Installing the scientific Python stack is not the most obvious task in a scientist's routine. This is especially annoying for automated deployments such as for continuous integration testing. I present here a short way to deploy Travis CI testing for a small library that depends only on NumPy.

### The goal

I developed a small library that relies *only* on Python and NumPy, as a design
requirement. I wanted a simple pip-based deployment of my Python package testing via
continuous integration, including the version of NumPy of my choice and with no rebuild of
NumPy.

I started by performing the tests on my machines, simply issuing `python -m pytest`

when
changing the code. This is a limitation, mostly because I am limited to a few Python/NumPy
versions.

### How to set up Travis

Travis has instructions and support for Python-based projects. The typical "SciPy stack" is not covered (except for one version of NumPy that ships with their images), so most Python-based scientific software downloads Anaconda or Miniconda as part of their continuous integration testing, getting access to plently of binary packages.

I have no specific argument against the conda solution apart that it is a large dependency in terms of download size, and that I believe "plain pip" is the most general solution for Python and I like to stick to it.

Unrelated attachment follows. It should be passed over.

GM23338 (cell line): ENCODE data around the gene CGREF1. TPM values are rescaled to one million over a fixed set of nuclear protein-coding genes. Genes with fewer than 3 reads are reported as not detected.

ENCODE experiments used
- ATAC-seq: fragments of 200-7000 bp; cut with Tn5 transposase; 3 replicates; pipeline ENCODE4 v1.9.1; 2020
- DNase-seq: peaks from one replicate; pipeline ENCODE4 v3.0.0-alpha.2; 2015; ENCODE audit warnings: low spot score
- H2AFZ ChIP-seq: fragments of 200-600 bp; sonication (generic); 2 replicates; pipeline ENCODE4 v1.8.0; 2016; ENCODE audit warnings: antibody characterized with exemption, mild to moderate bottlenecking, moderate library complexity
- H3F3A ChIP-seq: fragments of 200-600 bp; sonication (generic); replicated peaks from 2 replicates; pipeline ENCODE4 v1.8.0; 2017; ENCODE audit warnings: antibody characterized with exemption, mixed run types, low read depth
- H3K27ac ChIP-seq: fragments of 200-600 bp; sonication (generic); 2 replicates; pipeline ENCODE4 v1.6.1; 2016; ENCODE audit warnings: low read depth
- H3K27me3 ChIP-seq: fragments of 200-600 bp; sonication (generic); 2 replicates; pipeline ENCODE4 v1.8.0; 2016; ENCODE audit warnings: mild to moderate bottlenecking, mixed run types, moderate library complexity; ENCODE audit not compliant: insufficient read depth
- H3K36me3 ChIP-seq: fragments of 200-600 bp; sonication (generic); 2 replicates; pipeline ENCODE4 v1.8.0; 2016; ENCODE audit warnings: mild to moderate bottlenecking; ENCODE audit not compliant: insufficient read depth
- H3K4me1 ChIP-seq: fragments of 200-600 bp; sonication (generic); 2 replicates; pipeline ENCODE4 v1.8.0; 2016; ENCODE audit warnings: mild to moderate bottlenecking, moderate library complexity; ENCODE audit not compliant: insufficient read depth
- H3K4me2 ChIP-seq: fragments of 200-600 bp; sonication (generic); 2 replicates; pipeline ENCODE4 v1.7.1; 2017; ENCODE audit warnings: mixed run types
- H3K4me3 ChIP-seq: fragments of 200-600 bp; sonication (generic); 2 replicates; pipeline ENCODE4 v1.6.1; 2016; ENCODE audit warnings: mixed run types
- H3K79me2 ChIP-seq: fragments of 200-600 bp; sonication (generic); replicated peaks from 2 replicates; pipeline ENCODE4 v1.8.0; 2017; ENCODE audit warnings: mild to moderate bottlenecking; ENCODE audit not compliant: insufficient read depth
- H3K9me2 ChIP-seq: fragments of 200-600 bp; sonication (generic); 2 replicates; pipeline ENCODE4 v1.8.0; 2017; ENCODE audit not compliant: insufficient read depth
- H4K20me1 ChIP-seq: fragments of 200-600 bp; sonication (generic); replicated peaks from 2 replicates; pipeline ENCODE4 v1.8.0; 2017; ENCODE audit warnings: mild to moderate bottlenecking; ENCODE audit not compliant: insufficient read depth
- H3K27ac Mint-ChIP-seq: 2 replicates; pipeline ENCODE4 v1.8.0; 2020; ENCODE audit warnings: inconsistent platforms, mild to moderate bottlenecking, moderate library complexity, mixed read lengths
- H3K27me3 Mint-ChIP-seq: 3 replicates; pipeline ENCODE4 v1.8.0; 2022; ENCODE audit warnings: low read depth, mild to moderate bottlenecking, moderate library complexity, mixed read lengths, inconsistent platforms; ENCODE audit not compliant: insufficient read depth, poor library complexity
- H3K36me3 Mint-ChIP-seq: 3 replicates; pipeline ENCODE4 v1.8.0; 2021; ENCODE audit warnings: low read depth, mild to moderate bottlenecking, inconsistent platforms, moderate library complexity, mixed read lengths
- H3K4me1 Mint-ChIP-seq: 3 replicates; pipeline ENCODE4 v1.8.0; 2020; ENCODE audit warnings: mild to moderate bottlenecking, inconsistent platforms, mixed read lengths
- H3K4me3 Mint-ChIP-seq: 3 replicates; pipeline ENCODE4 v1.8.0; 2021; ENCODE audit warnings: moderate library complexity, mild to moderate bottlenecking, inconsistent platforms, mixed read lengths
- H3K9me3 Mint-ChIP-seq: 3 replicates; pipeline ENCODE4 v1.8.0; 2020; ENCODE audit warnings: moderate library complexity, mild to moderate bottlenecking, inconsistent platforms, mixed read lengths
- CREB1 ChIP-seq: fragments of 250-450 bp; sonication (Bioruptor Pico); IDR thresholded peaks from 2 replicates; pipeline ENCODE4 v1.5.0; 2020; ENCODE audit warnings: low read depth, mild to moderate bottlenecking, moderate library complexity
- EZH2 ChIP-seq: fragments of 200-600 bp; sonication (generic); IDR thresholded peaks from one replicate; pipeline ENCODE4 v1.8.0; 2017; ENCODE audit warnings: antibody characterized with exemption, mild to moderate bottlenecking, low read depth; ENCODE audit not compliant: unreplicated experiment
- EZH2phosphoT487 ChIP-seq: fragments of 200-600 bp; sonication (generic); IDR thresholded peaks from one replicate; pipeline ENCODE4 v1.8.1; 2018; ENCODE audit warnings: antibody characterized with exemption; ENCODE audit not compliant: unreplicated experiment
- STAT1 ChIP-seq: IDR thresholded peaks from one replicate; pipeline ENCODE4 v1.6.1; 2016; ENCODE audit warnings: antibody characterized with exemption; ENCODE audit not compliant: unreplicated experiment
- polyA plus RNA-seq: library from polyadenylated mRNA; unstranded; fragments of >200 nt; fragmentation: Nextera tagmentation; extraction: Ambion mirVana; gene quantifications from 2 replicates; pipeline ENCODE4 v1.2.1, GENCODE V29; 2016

So, I set up Travis with a test matrix for Python 2.7, 3.5 and 3.6. I wanted to test several
NumPy versions as well. I couldn't find a lightweight solution (i.e. a nice sample
`.travis.yml`

file) as most projects use (ana/mini)conda. Since the arrival of
manylinux wheels, it is actually easy to rely on "plain
pip" to install NumPy on Travis. Make sure to update pip itself first and to install
"wheels" as well.

The timing of the build on travis is between 30 and 80s, so there is obviously no build of NumPy occurring there and this is a reasonable use of resources.

In the example, I exclude NumPy 1.11.0 from the Python 3.6 test because there are no "Python 3.6 NumPy 1.11.0" manylinux wheels.

```
language: python
python:
- 2.7
- 3.5
- 3.6
env:
- NUMPY_VERSION=1.11.0
- NUMPY_VERSION=1.12.1
- NUMPY_VERSION=1.14.0
matrix:
exclude:
- python: 3.6
env: NUMPY_VERSION=1.11.0
script:
- virtualenv --python=python venv
- source venv/bin/activate
- python -m pip install -U pip
- pip install -U wheel
- pip install numpy==$NUMPY_VERSION
- pip install pytest
- python setup.py build
- python -m pytest
```

### Ending

I hope that this solution will be useful to others. If you want to see the repository itself, it is here (with a badge to the travis-ci builds).

The resulting `.travis.yml`

file is really short, which is (in my opinion) a benefit. As
SciPy also provides manylinux wheels, this is really a powerful and easy way to deploy. Any
scientific package that depends on NumPy/SciPy can use it and add a build of the compiled
package with, for instance, an extra dependency on GCC or Cython.

## Comments !